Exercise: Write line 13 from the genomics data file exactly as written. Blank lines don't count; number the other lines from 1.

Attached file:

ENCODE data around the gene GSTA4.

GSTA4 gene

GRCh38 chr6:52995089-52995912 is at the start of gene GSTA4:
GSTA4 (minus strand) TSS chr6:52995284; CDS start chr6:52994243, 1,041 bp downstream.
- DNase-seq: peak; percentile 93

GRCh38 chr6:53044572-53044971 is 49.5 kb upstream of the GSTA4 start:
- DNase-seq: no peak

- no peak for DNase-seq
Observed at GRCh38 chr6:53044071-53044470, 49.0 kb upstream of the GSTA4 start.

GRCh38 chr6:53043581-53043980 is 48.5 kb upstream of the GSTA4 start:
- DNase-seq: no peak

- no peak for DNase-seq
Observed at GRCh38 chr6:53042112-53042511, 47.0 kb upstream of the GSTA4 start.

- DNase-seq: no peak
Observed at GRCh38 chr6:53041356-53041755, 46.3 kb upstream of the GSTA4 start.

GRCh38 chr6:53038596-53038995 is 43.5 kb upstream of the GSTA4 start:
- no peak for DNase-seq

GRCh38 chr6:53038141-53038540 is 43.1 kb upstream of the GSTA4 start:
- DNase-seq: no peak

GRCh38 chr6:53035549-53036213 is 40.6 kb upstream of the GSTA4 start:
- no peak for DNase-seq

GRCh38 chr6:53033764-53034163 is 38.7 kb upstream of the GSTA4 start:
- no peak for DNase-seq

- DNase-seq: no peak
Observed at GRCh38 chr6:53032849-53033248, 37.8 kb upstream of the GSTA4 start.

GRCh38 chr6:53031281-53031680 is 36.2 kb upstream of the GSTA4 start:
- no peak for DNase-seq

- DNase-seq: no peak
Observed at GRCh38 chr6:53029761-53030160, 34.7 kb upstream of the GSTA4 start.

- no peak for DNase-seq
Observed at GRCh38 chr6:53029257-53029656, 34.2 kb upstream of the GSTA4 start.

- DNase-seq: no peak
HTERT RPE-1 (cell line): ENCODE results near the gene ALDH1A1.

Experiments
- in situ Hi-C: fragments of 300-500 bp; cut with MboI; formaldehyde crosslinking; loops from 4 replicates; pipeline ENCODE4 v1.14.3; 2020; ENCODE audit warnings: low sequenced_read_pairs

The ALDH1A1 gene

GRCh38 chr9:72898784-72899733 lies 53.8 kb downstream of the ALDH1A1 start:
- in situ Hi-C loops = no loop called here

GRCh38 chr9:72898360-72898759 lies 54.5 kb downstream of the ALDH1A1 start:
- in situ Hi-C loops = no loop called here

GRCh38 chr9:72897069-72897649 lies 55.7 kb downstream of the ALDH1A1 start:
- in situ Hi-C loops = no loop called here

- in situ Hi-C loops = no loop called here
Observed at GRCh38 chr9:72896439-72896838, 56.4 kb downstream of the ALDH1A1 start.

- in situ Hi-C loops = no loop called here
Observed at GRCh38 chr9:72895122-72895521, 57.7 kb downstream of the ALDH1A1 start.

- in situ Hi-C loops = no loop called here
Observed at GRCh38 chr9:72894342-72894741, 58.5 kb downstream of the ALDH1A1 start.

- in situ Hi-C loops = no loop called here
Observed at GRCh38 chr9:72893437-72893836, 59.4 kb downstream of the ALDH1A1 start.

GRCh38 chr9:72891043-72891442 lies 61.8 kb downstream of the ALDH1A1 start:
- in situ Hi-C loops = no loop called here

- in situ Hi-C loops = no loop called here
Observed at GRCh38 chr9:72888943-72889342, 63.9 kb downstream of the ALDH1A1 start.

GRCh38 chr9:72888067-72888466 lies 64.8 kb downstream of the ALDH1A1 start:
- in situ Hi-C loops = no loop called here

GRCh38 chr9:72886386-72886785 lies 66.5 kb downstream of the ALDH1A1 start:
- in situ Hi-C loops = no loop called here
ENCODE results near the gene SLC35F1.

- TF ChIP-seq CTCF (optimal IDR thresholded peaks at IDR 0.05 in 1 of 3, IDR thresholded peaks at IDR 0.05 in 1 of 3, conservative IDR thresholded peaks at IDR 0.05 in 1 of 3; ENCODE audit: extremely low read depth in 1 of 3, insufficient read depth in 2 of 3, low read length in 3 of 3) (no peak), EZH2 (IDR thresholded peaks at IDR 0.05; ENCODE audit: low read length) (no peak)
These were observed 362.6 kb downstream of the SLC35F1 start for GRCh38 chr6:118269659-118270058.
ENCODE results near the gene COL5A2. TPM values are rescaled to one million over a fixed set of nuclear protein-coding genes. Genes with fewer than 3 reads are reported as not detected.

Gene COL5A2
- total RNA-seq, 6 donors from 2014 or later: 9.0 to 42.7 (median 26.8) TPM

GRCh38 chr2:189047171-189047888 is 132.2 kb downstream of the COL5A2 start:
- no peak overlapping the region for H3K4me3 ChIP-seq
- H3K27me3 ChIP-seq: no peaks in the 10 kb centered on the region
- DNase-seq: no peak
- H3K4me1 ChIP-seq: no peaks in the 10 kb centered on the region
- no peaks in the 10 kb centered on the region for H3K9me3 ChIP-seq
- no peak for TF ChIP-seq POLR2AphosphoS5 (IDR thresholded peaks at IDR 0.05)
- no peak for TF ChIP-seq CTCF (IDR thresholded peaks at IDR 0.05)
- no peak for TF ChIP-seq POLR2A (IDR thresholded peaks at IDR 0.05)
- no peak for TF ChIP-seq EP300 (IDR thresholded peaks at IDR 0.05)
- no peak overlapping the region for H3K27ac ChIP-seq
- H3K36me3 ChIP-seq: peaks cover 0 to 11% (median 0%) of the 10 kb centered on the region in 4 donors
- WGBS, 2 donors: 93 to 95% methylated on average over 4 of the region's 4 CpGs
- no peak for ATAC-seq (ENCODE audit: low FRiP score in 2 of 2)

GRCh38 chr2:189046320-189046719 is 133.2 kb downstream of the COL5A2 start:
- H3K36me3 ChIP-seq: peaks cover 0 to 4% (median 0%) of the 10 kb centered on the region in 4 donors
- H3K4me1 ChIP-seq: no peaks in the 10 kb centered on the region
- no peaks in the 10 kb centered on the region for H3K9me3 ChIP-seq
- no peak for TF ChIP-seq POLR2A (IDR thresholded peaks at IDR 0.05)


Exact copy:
Observed at GRCh38 chr6:53042112-53042511, 47.0 kb upstream of the GSTA4 start.